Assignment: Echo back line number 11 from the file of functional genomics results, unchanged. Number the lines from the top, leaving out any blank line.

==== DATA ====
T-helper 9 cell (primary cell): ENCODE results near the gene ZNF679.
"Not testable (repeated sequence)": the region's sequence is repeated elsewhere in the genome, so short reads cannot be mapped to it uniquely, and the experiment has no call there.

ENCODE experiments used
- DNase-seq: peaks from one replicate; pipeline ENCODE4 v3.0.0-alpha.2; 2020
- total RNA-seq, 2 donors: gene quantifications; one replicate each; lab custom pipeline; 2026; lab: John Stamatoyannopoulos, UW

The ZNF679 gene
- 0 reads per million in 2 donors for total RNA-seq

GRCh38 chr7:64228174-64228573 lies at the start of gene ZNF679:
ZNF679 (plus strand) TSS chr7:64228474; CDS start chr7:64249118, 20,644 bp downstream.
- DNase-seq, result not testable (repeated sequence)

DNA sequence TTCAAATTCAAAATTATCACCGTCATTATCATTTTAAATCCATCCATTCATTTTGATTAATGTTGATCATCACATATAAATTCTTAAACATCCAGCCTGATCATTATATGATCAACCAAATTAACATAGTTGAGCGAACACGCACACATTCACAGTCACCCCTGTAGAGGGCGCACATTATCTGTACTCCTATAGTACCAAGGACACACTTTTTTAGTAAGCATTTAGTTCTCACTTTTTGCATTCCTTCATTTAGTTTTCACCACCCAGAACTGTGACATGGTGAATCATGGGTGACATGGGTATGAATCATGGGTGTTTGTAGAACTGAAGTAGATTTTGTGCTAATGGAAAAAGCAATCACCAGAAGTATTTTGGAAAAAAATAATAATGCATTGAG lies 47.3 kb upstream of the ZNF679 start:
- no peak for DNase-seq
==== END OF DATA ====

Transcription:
DNA sequence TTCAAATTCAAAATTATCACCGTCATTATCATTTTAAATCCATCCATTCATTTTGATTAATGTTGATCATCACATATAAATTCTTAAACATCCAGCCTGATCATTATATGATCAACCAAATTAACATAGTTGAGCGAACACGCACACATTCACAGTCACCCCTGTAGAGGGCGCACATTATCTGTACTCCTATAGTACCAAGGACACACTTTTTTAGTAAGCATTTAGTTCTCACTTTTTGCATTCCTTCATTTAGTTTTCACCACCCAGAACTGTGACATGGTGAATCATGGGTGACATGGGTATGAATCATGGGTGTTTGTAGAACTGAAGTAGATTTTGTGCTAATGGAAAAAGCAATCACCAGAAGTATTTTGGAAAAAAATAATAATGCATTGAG lies 47.3 kb upstream of the ZNF679 start: